Methane emissions from landfills account for 2% of global CO2e. c70% of these emissions could easily be abated for c$5/ton, simply by capturing and flaring the methane. Going further, low cost uses of landfill gas in heat and power can also make good sense. But vast subsidies for landfill gas upgrading, RNG vehicles and biogas-to-jet may not be cost-effective. Our 20-page note reviews the options.
Methane emissions from landfills are broken down on pages 2-5. We explain why they are generated, including the degradation pathways of different waste materials. We also review the typical sizes and end-markets for existing landfill gas capture programs.
Different options exist to capture and avoid these emissions. We have assessed ten options in this note, to quantify the potential market size. Our carbon accounting framework is summarized on page 6.
Different options are then reviewed in detail. In each case, we calculate the costs and discuss complexities. This includes methane capture and flaring (page 7), methane capture and sequestering (page 8), use of raw landfill gas in heat, power or CHP (pages 9-12), cleaning up to pipeline spec (pages 13-14), further cleaning into CNG transportation fuels (pages 15-16) and biogas-to-jet (page 17).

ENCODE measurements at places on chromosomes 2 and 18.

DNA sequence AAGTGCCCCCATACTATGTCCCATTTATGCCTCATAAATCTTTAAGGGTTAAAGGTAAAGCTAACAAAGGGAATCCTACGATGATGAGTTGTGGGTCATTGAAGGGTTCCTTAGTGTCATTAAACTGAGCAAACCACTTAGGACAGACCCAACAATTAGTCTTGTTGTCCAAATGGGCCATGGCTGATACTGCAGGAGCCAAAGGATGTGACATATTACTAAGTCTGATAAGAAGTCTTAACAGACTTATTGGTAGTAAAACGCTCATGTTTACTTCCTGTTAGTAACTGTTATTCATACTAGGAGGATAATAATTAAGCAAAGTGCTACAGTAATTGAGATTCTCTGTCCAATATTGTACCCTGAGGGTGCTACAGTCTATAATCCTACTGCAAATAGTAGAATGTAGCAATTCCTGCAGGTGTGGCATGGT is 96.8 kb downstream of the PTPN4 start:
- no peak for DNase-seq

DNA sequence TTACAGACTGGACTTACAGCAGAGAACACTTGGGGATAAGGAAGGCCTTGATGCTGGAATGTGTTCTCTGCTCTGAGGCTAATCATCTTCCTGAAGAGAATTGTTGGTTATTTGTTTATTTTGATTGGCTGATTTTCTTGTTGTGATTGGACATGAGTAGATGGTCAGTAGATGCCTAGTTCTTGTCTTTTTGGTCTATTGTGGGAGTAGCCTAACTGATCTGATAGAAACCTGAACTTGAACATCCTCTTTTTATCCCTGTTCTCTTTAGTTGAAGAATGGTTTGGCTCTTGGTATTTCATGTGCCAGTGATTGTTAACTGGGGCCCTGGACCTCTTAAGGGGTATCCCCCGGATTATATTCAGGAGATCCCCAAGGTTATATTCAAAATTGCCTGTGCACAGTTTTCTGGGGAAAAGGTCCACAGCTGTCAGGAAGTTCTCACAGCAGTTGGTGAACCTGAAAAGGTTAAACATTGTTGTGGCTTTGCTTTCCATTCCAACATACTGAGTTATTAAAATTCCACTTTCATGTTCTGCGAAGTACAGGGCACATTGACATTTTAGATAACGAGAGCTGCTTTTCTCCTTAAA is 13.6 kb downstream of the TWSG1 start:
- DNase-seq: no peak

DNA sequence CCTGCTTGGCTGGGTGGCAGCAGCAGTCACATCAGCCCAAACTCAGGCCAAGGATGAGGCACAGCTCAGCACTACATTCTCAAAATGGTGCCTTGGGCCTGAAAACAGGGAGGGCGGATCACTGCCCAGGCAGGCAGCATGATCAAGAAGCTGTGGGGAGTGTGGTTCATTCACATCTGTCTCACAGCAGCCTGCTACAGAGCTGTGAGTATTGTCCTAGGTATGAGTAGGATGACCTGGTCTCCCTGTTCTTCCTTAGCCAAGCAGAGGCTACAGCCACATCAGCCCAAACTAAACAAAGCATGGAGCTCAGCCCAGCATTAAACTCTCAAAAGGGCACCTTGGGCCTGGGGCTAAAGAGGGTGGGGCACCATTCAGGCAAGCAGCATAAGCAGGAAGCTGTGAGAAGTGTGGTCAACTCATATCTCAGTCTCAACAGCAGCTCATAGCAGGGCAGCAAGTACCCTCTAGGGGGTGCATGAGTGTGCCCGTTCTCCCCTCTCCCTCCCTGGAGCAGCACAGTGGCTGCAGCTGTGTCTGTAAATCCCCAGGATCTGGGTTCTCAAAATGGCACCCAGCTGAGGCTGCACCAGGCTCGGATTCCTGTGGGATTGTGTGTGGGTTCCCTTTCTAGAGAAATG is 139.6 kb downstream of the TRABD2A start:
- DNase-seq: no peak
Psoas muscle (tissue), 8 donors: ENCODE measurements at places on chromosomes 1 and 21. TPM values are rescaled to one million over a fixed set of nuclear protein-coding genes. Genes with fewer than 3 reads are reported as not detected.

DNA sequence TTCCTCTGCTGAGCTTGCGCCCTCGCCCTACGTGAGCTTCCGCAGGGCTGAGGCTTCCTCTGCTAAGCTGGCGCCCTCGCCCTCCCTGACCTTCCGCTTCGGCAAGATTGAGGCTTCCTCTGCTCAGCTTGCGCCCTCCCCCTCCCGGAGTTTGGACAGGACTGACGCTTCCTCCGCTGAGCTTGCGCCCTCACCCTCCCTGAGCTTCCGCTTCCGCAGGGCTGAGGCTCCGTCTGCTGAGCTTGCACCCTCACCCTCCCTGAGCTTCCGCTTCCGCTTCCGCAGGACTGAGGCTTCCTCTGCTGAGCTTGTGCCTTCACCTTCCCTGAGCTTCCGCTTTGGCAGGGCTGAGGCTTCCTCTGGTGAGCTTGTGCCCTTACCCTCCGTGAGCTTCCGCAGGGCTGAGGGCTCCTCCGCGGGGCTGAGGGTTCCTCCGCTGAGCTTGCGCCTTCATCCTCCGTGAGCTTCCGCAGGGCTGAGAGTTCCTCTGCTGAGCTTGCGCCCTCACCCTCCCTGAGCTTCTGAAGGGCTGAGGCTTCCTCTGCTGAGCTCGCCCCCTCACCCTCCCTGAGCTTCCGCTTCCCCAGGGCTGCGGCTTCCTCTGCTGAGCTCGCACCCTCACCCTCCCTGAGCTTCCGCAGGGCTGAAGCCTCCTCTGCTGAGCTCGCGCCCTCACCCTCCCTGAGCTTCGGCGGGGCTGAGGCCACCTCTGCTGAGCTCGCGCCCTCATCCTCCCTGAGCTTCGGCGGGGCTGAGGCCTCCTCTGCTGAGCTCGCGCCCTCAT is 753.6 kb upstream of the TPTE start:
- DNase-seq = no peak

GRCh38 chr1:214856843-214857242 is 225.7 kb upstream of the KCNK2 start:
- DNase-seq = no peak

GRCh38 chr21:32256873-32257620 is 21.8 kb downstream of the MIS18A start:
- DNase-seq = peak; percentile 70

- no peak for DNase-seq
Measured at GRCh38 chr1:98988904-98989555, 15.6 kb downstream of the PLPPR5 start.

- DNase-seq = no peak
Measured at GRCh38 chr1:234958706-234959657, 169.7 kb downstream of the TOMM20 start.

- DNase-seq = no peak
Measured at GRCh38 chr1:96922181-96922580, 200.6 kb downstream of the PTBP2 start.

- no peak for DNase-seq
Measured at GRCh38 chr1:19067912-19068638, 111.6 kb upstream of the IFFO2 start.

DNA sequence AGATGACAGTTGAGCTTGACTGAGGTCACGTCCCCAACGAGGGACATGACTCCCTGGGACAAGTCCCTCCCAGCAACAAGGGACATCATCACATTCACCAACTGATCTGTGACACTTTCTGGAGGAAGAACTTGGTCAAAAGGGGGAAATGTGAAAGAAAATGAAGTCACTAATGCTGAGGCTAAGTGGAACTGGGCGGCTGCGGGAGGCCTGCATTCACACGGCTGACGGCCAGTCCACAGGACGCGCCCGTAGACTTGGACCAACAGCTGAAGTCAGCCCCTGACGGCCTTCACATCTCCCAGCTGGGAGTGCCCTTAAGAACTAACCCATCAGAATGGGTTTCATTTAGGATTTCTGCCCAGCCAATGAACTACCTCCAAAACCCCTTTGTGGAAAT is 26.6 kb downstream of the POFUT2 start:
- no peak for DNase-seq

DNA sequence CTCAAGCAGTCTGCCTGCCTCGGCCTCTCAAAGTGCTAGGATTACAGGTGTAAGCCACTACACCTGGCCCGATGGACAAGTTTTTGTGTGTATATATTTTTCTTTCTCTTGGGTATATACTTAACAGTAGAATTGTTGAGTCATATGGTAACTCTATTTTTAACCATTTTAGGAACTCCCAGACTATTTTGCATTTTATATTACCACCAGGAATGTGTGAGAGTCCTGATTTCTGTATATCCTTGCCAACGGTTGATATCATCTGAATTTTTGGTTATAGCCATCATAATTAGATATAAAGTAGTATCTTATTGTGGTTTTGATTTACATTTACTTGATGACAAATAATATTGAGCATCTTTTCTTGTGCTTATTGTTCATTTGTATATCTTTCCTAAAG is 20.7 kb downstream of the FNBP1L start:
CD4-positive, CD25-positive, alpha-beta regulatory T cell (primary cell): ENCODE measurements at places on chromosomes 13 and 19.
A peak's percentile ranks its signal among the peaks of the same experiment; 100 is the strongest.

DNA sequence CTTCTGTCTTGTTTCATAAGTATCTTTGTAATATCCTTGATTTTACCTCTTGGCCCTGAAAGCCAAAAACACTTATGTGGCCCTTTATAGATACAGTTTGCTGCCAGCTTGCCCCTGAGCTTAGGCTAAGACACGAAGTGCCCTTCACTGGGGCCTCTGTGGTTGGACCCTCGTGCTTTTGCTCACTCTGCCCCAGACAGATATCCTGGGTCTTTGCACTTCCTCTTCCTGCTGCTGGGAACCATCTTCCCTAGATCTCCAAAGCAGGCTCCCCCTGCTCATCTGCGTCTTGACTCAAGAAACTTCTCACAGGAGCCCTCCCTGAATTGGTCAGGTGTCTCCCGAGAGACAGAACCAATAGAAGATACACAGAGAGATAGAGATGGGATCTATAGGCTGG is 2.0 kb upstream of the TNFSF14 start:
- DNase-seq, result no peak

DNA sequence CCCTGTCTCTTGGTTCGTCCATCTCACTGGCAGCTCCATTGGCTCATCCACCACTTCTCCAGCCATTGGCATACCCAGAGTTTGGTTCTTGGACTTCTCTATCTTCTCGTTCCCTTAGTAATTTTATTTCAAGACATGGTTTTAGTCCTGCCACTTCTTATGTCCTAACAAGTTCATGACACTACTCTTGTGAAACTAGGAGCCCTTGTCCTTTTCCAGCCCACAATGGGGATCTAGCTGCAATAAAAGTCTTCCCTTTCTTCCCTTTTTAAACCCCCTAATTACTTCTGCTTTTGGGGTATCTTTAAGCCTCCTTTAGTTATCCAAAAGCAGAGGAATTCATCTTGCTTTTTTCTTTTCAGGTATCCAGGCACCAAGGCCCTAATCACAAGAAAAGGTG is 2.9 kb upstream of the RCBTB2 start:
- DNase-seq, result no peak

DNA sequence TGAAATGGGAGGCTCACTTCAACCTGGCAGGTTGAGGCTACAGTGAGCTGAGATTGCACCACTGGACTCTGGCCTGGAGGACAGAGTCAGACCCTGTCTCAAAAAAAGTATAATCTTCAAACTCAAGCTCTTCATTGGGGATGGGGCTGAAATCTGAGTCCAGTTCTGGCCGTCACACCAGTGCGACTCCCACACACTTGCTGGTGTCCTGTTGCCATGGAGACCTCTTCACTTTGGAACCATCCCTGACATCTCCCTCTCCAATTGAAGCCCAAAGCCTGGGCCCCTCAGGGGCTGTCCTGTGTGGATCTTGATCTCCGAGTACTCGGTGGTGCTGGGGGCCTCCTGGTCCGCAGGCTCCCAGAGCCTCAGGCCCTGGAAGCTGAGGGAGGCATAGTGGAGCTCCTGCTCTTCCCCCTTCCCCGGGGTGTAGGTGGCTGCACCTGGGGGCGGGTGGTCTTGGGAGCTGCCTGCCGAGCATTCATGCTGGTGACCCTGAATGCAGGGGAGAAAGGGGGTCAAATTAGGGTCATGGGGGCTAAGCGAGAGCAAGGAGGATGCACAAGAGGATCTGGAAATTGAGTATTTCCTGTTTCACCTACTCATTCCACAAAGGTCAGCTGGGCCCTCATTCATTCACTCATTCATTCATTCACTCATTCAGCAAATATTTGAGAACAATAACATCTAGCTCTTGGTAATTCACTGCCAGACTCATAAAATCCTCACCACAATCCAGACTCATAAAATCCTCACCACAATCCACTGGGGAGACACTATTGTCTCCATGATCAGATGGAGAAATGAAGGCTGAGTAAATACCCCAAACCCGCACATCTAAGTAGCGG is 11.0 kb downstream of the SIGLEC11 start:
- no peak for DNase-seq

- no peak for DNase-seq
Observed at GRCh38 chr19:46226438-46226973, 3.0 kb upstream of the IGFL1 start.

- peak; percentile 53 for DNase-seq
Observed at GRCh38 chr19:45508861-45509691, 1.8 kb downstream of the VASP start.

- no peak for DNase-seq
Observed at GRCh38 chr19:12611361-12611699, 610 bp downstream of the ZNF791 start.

Perspective is crucial. The ultimate carbon abatement costs of landfill gas projects hinge on whether a project has served to reduce methane emissions. We are doubtful that some of the largest and most complex RNG projects will be genuinely incremental. They may simply offtake methane that was being captured anyway or could have been flared at vastly lower cost. This challenge is explored on pages 18-19.
Will subsidies stick? We debate this question on page 20, along with policy suggestions and conclusions for companies.